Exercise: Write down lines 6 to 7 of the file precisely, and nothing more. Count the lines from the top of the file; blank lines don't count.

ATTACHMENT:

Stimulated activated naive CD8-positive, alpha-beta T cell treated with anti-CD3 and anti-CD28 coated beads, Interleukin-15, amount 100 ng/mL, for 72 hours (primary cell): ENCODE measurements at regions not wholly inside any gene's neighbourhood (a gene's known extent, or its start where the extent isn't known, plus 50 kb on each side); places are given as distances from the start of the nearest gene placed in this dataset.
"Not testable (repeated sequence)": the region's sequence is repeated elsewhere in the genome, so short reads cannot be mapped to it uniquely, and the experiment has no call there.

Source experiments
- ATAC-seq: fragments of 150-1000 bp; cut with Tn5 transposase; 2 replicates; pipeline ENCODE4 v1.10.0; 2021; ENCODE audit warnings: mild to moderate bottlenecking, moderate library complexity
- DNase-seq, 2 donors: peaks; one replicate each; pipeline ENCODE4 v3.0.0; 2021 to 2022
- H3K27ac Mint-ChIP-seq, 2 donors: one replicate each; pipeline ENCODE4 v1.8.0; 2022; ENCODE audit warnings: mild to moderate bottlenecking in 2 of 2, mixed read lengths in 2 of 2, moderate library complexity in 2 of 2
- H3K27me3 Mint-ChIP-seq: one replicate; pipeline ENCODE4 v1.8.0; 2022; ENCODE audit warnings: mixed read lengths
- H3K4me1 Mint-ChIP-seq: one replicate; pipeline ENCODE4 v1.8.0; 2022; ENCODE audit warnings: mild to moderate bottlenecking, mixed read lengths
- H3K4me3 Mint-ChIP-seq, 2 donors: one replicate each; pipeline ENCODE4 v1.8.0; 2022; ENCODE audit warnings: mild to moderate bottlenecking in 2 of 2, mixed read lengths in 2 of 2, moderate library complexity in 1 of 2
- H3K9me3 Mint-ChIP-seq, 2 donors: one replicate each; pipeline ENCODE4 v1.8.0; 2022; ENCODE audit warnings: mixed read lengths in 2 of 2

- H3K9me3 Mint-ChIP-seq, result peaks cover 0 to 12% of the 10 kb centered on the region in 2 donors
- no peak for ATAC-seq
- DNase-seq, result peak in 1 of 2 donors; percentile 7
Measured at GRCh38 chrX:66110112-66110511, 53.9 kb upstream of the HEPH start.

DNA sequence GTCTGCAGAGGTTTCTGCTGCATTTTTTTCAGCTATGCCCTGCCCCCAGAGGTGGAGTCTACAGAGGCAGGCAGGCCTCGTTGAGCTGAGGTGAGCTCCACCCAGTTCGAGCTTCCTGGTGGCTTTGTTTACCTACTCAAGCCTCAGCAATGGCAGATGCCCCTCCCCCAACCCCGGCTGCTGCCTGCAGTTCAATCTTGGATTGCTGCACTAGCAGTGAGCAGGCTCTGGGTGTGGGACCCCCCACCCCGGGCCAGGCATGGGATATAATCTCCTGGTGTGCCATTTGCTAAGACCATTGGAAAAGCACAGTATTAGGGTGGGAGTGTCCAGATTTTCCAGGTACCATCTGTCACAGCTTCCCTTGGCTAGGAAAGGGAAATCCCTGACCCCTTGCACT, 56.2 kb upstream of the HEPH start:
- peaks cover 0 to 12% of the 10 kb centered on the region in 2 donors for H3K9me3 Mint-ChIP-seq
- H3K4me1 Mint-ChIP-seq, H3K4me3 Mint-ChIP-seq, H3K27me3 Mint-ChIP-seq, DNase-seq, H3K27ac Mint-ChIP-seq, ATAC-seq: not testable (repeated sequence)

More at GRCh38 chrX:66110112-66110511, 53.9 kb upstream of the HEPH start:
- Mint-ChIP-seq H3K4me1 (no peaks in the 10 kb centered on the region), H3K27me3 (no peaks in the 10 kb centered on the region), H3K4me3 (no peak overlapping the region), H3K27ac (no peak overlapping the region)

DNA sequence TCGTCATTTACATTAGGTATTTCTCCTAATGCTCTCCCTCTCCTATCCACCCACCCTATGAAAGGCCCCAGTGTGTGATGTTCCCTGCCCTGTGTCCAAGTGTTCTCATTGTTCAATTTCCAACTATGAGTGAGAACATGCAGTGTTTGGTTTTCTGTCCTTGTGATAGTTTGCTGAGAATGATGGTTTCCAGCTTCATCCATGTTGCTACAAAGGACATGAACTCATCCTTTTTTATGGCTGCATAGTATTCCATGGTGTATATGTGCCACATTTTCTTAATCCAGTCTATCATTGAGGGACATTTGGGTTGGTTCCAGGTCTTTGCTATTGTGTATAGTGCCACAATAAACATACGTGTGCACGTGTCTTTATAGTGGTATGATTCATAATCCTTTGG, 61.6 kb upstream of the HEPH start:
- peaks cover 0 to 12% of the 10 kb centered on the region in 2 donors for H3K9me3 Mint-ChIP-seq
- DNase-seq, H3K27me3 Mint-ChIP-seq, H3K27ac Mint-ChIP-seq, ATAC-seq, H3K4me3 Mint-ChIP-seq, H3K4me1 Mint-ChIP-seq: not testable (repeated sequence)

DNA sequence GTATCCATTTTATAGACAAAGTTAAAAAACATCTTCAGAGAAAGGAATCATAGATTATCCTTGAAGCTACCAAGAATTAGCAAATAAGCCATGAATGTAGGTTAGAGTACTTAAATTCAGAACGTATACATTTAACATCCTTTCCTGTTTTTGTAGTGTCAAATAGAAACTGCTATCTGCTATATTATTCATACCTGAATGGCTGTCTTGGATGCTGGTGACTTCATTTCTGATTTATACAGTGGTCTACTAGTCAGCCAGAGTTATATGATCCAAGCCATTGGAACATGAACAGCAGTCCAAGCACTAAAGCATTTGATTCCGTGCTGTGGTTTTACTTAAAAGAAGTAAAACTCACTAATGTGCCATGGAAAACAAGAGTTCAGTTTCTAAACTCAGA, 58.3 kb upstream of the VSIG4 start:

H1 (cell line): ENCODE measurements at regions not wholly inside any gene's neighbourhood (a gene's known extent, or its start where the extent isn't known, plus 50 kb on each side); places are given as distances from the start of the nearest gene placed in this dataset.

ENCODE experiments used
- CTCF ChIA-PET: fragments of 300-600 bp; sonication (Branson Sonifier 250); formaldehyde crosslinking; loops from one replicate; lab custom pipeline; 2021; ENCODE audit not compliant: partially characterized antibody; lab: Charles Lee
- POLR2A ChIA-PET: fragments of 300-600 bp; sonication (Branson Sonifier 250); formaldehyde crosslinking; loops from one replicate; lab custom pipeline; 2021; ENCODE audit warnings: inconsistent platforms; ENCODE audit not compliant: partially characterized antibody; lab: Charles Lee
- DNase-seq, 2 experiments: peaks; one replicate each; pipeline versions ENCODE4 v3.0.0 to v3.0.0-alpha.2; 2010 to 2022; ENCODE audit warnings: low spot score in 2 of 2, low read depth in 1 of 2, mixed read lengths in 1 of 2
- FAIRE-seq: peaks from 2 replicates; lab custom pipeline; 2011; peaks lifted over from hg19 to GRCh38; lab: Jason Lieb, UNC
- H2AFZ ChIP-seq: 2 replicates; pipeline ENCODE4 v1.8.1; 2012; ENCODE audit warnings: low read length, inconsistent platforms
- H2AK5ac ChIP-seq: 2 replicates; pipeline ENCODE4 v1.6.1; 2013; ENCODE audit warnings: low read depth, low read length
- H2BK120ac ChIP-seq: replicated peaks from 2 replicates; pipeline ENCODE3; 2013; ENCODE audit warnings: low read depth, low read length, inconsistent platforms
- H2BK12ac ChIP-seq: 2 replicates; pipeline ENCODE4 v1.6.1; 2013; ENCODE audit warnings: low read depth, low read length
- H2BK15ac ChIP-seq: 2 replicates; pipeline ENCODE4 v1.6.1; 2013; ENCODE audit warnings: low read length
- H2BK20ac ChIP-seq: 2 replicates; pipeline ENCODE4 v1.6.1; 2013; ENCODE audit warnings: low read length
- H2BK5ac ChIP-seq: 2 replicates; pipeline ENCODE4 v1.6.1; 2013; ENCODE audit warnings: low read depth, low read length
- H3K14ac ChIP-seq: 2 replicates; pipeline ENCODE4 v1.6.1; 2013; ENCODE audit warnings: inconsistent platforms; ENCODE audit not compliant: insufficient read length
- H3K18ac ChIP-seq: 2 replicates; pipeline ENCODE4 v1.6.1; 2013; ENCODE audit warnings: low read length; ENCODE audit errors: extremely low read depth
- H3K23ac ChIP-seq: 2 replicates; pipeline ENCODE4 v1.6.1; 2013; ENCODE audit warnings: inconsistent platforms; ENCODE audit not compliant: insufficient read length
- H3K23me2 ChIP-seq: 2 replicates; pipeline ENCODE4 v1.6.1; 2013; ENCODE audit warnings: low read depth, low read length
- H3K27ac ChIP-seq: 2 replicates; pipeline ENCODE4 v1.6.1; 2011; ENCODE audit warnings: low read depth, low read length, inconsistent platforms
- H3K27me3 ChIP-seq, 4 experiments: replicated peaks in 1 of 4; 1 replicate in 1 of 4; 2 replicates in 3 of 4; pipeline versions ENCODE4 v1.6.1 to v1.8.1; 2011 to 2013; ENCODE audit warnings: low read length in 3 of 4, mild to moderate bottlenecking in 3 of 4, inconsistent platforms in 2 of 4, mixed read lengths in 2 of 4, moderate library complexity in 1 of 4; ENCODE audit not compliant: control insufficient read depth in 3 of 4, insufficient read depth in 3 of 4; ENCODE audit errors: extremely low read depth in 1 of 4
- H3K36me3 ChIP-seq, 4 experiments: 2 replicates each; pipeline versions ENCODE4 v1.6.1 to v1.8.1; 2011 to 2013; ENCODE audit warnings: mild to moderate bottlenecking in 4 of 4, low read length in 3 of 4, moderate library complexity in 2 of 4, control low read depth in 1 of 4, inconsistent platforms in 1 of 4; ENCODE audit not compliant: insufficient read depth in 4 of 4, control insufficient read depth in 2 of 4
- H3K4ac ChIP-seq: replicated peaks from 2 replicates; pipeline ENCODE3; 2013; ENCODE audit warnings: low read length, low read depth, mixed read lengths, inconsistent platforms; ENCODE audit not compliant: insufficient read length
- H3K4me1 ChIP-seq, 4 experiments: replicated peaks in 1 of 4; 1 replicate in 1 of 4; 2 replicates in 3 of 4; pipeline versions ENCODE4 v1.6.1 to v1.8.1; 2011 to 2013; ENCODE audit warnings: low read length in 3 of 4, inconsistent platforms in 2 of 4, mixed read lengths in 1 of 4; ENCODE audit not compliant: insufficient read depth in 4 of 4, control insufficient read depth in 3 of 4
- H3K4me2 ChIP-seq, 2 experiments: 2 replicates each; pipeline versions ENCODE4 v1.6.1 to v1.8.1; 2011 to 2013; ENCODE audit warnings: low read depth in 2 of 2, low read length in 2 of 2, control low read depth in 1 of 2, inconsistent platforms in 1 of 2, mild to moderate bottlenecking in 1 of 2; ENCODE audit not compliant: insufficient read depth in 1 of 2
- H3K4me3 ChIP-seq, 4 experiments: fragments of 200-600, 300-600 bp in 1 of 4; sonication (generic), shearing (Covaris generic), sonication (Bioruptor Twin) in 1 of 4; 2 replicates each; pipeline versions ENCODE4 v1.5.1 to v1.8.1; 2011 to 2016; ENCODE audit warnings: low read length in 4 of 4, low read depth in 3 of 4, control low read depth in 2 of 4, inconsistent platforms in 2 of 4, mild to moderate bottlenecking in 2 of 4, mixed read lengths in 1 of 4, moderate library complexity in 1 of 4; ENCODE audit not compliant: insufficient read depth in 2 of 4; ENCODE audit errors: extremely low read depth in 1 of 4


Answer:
- H3K27ac Mint-ChIP-seq, 2 donors: one replicate each; pipeline ENCODE4 v1.8.0; 2022; ENCODE audit warnings: mild to moderate bottlenecking in 2 of 2, mixed read lengths in 2 of 2, moderate library complexity in 2 of 2
- H3K27me3 Mint-ChIP-seq: one replicate; pipeline ENCODE4 v1.8.0; 2022; ENCODE audit warnings: mixed read lengths